Monday, September 16, 2013

Chapter the Seventh: Use Primary Sources!

New Market isn't much of a town and though its zenith is long past it has never been historically of much account either. In most histories of East Tennessee it merits a 3 sentence entry in the laundry list of small towns with nothing much to recommend them.

In Historical Background of Jefferson County by J.B. Malone we read: "About 1819 James Tucker opened a house of entertainment ten miles northwest of Dandridge on the stage route from Knoxville to Abingdon, Virginia. The place became known as Tuckertown, and during the next few years a small village grew up in the vicinity. As the town became established it provided a new market for produce and passengers on the stage route and was later given the name of New Market."

In Touring the East Tennessee Backroads by Carolyn Sakowski the same information is repeated: "In 1819, James Tucker started a house of entertainment on the Great Stage Road. The village that developed was known as Tuckertown until a general store opened that sold its wares for anything that was available for barter. People in the area started talking about "the new market" and the name stuck."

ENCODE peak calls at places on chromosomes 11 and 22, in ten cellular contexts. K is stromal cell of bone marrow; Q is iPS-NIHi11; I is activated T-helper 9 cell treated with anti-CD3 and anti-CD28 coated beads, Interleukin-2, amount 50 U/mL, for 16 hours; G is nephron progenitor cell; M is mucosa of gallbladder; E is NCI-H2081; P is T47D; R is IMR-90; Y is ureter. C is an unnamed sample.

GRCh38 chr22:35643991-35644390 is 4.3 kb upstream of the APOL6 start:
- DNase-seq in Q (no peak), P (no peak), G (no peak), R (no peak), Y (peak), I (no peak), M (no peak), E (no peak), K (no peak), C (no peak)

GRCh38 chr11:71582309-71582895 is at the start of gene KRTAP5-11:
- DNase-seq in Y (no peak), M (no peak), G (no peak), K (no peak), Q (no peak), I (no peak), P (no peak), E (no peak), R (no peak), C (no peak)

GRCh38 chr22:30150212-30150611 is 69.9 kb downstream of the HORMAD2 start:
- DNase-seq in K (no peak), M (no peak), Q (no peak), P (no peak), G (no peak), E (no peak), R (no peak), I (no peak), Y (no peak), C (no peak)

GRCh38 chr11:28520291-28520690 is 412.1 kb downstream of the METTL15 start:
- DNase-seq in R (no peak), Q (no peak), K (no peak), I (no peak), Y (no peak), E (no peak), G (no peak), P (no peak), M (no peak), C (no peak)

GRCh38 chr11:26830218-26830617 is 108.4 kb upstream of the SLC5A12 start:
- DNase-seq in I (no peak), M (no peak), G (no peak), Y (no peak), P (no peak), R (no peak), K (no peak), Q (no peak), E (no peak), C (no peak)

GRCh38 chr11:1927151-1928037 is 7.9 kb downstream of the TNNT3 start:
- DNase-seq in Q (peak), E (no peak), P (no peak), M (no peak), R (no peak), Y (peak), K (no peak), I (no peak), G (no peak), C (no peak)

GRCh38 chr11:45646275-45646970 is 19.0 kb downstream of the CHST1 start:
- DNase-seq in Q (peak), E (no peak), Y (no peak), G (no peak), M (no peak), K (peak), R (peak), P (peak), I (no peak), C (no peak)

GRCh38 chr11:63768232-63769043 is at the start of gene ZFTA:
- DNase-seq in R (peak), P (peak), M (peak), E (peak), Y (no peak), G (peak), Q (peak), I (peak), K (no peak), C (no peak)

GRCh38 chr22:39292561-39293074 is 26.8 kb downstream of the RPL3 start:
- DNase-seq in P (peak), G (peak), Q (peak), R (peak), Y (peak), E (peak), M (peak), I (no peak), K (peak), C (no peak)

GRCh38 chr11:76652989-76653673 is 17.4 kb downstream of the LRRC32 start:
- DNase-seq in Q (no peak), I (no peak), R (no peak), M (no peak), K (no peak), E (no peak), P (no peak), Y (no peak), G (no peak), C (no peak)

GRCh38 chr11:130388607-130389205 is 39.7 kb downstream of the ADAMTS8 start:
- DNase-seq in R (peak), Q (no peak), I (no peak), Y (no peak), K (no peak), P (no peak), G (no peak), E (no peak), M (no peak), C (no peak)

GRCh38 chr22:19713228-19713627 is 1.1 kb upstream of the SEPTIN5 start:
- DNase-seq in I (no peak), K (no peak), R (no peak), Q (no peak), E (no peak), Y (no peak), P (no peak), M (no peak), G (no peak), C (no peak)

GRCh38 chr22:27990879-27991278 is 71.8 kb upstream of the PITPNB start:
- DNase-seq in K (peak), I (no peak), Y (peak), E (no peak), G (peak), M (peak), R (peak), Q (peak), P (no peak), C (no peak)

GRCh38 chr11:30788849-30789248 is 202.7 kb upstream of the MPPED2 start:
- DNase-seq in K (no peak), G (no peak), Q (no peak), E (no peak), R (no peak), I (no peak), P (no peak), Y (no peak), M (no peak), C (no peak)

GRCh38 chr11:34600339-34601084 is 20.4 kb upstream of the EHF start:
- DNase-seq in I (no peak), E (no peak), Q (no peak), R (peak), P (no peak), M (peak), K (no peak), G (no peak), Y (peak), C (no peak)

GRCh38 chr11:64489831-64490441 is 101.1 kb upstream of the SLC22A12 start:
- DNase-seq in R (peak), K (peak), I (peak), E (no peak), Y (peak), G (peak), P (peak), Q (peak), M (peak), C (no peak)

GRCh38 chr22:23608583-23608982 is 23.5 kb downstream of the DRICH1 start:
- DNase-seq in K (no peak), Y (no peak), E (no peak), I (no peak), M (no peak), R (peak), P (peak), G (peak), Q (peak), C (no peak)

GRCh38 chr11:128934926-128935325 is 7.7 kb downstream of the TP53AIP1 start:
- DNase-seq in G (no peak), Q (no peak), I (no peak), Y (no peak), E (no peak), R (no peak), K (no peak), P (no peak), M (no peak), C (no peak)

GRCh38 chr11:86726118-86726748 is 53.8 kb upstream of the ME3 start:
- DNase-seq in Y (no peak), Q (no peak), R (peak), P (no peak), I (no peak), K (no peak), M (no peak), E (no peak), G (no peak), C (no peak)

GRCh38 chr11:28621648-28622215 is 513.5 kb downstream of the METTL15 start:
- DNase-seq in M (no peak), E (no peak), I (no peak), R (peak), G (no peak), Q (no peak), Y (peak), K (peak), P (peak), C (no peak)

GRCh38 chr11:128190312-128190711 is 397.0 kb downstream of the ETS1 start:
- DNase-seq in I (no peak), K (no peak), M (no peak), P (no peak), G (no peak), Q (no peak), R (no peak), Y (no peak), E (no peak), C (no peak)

So that's the official story, Tucker builds his tavern in 1819 and the area becomes known as Tuckertown and then morphs into New Market as people begin to settle the area. Except that the Jefferson County Court Minutes don't support that story at all. I've been doing the deed research for a few months and have wandered down several interesting rabbit trails, one of which is the history of James Tucker and his tavern. I decided to look at the Minutes book last week and began reading it page by page starting in late 1818.

On Friday March 12, 1819 about 1/3 of the way down the page we read: "James Tucker Jr hath leave to keep an ordinary at his own house in New Market who entered into bond with security for the faithful discharge of his duty therein and took an oath more effectively to prevent gambling." And with that we turn history on its ear. He established the tavern in a place already known as New Market and I have yet to read of any mention of a "Tuckertown", I'm not saying I won't come across it, but I haven't yet.

 I am reminded again why it's so important to go back to the original sources whenever possible and not just repeat the words of another writer/researcher. It takes more time, but in the end we are assured that the facts we are stating are indeed facts and not fantasy.

1 comment:

  1. My late husbands family was from New Market. I have heard many tales about the early days. The one claim to fame was Nance's Ferry. Enjoying your blog


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